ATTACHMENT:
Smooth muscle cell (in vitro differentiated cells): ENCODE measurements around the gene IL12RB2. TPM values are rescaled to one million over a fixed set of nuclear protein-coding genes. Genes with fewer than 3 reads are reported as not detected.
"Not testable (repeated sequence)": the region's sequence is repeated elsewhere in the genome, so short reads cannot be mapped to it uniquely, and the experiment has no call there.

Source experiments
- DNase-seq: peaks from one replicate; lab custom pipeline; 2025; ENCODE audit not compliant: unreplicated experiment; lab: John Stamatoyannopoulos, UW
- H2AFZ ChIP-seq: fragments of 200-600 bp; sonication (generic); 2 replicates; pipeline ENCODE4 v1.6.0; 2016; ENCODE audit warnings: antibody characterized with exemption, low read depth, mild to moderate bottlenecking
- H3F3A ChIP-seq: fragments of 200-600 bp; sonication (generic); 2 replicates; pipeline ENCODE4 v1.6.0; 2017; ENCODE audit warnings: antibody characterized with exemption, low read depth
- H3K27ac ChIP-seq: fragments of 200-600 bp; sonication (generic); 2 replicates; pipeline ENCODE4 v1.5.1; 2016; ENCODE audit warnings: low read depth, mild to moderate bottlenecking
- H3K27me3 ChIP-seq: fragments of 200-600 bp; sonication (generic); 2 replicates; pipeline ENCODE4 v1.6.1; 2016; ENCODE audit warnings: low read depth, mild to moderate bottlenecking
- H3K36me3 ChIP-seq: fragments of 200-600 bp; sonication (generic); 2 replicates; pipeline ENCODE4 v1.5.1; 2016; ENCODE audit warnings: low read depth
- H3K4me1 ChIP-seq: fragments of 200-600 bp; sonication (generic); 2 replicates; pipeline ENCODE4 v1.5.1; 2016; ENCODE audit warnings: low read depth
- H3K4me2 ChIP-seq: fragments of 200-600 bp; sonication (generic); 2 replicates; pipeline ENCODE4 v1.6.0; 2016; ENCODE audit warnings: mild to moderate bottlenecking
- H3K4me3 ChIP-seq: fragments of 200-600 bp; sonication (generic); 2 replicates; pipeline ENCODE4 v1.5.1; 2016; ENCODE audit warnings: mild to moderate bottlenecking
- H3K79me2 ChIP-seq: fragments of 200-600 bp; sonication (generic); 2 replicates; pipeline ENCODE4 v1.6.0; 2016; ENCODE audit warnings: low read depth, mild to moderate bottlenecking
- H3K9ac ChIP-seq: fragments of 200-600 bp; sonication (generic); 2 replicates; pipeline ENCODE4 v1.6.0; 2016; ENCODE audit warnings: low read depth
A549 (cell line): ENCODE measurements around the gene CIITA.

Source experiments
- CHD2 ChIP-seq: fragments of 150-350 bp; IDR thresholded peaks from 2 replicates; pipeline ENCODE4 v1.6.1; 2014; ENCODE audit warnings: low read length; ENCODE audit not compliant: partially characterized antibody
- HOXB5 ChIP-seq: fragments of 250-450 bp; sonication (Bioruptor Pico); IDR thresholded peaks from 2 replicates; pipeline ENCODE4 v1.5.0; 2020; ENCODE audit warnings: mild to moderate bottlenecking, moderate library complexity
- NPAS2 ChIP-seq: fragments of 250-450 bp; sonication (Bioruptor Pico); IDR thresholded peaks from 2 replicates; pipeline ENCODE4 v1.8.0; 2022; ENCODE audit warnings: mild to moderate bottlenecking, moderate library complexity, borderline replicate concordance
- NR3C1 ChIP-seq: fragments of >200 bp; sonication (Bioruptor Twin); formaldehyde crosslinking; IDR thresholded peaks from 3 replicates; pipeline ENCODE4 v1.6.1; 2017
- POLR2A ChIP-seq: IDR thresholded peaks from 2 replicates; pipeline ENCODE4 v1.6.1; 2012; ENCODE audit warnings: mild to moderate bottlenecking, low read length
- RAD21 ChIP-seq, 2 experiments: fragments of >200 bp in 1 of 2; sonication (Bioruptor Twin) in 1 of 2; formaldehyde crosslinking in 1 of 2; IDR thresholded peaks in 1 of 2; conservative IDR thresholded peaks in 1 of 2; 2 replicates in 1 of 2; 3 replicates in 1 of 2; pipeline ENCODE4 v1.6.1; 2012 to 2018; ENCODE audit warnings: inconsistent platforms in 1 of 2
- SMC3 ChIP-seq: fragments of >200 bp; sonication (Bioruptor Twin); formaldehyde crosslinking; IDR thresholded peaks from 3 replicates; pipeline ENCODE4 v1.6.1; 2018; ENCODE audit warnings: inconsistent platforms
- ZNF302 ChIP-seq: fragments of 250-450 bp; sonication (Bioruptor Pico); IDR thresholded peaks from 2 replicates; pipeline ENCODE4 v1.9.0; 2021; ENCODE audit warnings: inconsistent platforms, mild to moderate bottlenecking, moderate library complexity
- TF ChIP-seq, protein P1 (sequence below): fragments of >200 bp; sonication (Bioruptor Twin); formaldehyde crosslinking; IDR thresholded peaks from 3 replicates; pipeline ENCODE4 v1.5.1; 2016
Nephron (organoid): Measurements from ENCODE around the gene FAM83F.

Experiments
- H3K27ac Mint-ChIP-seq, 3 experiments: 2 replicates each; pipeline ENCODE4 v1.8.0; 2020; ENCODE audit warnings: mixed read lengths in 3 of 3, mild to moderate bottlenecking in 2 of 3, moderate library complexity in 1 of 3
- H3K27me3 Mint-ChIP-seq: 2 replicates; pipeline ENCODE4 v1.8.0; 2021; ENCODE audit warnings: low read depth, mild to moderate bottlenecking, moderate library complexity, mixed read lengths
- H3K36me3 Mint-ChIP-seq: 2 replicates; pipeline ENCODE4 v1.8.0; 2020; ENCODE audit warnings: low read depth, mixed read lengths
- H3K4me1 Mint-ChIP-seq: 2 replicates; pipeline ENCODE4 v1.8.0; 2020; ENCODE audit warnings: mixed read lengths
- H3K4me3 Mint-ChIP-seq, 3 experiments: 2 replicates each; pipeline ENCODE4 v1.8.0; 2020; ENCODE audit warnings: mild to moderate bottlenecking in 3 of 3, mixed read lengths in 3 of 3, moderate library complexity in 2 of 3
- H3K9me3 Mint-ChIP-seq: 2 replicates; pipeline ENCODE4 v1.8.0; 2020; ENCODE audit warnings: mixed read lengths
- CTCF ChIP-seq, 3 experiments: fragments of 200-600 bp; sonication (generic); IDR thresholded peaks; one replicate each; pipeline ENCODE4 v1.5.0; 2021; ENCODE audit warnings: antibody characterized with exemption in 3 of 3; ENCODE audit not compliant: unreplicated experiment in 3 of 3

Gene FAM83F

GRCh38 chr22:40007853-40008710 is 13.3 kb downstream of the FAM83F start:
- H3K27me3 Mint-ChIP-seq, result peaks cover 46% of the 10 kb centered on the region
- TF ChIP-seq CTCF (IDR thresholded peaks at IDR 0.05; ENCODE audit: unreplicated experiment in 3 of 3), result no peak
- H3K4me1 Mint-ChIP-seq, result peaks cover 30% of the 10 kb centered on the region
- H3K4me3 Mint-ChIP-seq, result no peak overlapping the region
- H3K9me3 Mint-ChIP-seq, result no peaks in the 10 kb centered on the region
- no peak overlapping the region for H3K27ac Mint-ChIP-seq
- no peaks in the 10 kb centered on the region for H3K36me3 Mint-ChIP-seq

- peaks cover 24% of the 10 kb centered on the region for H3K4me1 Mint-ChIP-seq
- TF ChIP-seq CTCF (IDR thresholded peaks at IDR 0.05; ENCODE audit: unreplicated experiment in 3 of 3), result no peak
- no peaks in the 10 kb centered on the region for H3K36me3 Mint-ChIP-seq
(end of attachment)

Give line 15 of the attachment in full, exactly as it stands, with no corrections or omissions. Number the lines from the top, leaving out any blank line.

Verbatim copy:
A549 (cell line): ENCODE measurements around the gene CIITA.